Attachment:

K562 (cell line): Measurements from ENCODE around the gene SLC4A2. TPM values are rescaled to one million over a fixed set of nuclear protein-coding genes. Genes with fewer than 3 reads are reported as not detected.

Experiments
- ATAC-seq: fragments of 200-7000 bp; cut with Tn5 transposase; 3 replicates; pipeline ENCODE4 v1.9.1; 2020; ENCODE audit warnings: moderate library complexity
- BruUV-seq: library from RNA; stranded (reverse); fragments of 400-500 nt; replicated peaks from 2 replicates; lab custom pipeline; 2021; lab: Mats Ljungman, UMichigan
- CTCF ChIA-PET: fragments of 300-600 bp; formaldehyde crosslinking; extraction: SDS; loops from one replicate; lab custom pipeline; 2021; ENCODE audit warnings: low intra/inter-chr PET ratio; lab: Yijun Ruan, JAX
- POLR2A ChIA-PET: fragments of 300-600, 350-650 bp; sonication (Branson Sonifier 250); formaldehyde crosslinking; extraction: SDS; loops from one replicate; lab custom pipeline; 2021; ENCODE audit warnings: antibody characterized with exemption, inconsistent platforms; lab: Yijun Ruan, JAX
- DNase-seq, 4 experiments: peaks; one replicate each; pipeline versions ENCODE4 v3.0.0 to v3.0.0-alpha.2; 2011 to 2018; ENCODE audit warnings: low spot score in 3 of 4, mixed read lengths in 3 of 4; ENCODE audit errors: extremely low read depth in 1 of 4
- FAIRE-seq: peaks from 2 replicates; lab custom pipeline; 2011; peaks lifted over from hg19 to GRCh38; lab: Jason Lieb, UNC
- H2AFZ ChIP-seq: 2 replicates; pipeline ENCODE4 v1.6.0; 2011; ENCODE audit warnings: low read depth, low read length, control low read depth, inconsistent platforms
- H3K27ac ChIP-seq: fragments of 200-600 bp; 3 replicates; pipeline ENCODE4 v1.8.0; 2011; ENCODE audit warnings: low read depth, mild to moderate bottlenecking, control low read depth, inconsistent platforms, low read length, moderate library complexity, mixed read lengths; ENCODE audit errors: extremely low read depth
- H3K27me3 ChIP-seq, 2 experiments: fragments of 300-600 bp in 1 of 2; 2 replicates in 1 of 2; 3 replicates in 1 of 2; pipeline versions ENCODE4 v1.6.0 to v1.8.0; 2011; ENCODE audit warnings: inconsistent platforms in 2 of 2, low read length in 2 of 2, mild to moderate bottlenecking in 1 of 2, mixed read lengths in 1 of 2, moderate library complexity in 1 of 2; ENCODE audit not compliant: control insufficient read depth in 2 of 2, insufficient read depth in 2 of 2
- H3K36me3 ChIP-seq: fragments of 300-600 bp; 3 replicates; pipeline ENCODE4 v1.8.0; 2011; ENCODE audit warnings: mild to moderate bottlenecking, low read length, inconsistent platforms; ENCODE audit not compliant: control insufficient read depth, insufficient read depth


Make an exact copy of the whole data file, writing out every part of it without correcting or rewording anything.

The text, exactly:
K562 (cell line): Measurements from ENCODE around the gene SLC4A2. TPM values are rescaled to one million over a fixed set of nuclear protein-coding genes. Genes with fewer than 3 reads are reported as not detected.

Experiments
- ATAC-seq: fragments of 200-7000 bp; cut with Tn5 transposase; 3 replicates; pipeline ENCODE4 v1.9.1; 2020; ENCODE audit warnings: moderate library complexity
- BruUV-seq: library from RNA; stranded (reverse); fragments of 400-500 nt; replicated peaks from 2 replicates; lab custom pipeline; 2021; lab: Mats Ljungman, UMichigan
- CTCF ChIA-PET: fragments of 300-600 bp; formaldehyde crosslinking; extraction: SDS; loops from one replicate; lab custom pipeline; 2021; ENCODE audit warnings: low intra/inter-chr PET ratio; lab: Yijun Ruan, JAX
- POLR2A ChIA-PET: fragments of 300-600, 350-650 bp; sonication (Branson Sonifier 250); formaldehyde crosslinking; extraction: SDS; loops from one replicate; lab custom pipeline; 2021; ENCODE audit warnings: antibody characterized with exemption, inconsistent platforms; lab: Yijun Ruan, JAX
- DNase-seq, 4 experiments: peaks; one replicate each; pipeline versions ENCODE4 v3.0.0 to v3.0.0-alpha.2; 2011 to 2018; ENCODE audit warnings: low spot score in 3 of 4, mixed read lengths in 3 of 4; ENCODE audit errors: extremely low read depth in 1 of 4
- FAIRE-seq: peaks from 2 replicates; lab custom pipeline; 2011; peaks lifted over from hg19 to GRCh38; lab: Jason Lieb, UNC
- H2AFZ ChIP-seq: 2 replicates; pipeline ENCODE4 v1.6.0; 2011; ENCODE audit warnings: low read depth, low read length, control low read depth, inconsistent platforms
- H3K27ac ChIP-seq: fragments of 200-600 bp; 3 replicates; pipeline ENCODE4 v1.8.0; 2011; ENCODE audit warnings: low read depth, mild to moderate bottlenecking, control low read depth, inconsistent platforms, low read length, moderate library complexity, mixed read lengths; ENCODE audit errors: extremely low read depth
- H3K27me3 ChIP-seq, 2 experiments: fragments of 300-600 bp in 1 of 2; 2 replicates in 1 of 2; 3 replicates in 1 of 2; pipeline versions ENCODE4 v1.6.0 to v1.8.0; 2011; ENCODE audit warnings: inconsistent platforms in 2 of 2, low read length in 2 of 2, mild to moderate bottlenecking in 1 of 2, mixed read lengths in 1 of 2, moderate library complexity in 1 of 2; ENCODE audit not compliant: control insufficient read depth in 2 of 2, insufficient read depth in 2 of 2
- H3K36me3 ChIP-seq: fragments of 300-600 bp; 3 replicates; pipeline ENCODE4 v1.8.0; 2011; ENCODE audit warnings: mild to moderate bottlenecking, low read length, inconsistent platforms; ENCODE audit not compliant: control insufficient read depth, insufficient read depth